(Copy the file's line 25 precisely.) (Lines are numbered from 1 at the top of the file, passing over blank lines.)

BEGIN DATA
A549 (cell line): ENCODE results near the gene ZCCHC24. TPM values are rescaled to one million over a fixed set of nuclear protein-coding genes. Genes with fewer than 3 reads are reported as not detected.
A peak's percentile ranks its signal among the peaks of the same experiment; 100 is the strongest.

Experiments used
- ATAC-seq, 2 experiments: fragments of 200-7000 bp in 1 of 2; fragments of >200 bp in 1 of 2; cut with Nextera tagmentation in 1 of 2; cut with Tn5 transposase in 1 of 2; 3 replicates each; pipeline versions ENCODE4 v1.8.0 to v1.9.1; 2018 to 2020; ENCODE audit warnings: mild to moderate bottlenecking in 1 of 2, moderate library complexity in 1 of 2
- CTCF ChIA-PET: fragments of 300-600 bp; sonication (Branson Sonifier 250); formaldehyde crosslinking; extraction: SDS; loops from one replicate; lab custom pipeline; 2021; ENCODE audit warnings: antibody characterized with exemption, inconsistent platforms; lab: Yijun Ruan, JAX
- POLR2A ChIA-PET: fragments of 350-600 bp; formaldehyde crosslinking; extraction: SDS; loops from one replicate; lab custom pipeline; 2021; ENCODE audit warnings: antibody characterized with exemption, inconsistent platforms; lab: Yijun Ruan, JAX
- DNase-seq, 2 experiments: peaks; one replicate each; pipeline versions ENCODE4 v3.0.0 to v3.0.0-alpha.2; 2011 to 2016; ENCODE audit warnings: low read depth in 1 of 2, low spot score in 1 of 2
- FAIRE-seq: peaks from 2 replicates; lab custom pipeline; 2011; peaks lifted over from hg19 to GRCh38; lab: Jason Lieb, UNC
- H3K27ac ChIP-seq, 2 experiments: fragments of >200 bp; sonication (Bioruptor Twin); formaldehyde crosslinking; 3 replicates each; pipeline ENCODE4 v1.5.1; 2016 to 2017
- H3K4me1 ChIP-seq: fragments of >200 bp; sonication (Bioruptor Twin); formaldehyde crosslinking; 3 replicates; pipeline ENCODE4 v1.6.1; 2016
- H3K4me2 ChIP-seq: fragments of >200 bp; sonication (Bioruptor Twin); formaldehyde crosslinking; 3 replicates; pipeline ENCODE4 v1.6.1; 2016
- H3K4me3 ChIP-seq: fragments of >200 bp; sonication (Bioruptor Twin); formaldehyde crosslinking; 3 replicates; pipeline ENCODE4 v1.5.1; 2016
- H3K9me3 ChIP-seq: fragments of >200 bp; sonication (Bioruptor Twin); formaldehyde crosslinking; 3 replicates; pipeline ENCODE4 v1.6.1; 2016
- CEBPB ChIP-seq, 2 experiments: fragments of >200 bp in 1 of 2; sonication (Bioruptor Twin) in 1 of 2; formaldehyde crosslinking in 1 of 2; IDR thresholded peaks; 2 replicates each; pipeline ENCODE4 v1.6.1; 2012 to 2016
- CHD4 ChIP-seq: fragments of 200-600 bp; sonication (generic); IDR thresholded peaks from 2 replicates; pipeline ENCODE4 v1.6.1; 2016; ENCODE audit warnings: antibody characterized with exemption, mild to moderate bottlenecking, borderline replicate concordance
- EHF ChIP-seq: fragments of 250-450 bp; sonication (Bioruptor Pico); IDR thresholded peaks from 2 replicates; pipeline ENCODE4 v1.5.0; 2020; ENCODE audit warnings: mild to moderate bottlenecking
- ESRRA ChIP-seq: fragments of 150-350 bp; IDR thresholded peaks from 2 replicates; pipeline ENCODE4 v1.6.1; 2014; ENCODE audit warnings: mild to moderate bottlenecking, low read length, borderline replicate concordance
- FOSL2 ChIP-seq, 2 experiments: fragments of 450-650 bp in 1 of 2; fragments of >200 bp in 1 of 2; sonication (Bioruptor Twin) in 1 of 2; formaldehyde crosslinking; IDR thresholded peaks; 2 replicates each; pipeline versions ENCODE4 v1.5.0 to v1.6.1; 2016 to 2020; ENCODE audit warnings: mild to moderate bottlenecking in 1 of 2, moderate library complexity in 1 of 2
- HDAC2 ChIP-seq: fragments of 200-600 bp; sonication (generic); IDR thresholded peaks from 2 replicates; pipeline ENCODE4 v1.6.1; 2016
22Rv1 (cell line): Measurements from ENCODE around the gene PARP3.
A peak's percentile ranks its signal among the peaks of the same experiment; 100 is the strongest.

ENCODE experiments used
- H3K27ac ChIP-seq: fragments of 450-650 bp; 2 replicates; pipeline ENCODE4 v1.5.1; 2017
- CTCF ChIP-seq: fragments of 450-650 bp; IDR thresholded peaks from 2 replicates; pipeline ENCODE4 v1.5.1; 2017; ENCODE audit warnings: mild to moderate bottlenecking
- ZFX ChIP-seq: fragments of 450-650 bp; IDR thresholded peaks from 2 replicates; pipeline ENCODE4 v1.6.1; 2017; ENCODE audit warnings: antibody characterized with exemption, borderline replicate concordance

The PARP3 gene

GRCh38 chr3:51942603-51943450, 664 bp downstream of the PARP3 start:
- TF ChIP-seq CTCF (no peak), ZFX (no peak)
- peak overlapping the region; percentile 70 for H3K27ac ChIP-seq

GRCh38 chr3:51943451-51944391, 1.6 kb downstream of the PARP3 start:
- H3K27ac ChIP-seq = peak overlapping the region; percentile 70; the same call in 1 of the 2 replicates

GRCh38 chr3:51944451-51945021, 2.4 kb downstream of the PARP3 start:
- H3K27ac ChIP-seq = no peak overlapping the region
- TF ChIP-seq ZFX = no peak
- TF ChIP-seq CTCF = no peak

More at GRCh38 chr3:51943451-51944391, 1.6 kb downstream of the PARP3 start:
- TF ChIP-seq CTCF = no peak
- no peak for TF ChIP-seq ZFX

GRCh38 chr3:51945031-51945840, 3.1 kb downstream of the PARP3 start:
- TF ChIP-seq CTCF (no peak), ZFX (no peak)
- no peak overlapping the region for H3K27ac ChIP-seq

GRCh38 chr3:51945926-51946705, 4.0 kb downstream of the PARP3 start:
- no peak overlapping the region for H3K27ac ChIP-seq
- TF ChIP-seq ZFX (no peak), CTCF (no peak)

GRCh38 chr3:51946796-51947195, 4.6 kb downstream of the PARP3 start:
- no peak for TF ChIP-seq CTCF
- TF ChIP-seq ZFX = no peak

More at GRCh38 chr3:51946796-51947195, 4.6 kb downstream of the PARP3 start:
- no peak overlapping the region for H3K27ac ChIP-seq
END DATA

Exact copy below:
- ZFX ChIP-seq: fragments of 450-650 bp; IDR thresholded peaks from 2 replicates; pipeline ENCODE4 v1.6.1; 2017; ENCODE audit warnings: antibody characterized with exemption, borderline replicate concordance